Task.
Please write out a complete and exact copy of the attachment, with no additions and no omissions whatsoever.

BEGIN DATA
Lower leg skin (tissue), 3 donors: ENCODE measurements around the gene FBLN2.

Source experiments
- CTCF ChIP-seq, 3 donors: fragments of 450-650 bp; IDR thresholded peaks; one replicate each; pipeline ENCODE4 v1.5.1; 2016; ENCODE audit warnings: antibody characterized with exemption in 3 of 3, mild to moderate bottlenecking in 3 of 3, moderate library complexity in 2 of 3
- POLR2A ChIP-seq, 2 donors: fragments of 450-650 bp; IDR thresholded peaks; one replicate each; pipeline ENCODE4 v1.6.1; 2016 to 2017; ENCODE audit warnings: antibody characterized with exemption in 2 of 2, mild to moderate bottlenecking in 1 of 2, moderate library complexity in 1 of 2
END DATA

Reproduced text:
Lower leg skin (tissue), 3 donors: ENCODE measurements around the gene FBLN2.

Source experiments
- CTCF ChIP-seq, 3 donors: fragments of 450-650 bp; IDR thresholded peaks; one replicate each; pipeline ENCODE4 v1.5.1; 2016; ENCODE audit warnings: antibody characterized with exemption in 3 of 3, mild to moderate bottlenecking in 3 of 3, moderate library complexity in 2 of 3
- POLR2A ChIP-seq, 2 donors: fragments of 450-650 bp; IDR thresholded peaks; one replicate each; pipeline ENCODE4 v1.6.1; 2016 to 2017; ENCODE audit warnings: antibody characterized with exemption in 2 of 2, mild to moderate bottlenecking in 1 of 2, moderate library complexity in 1 of 2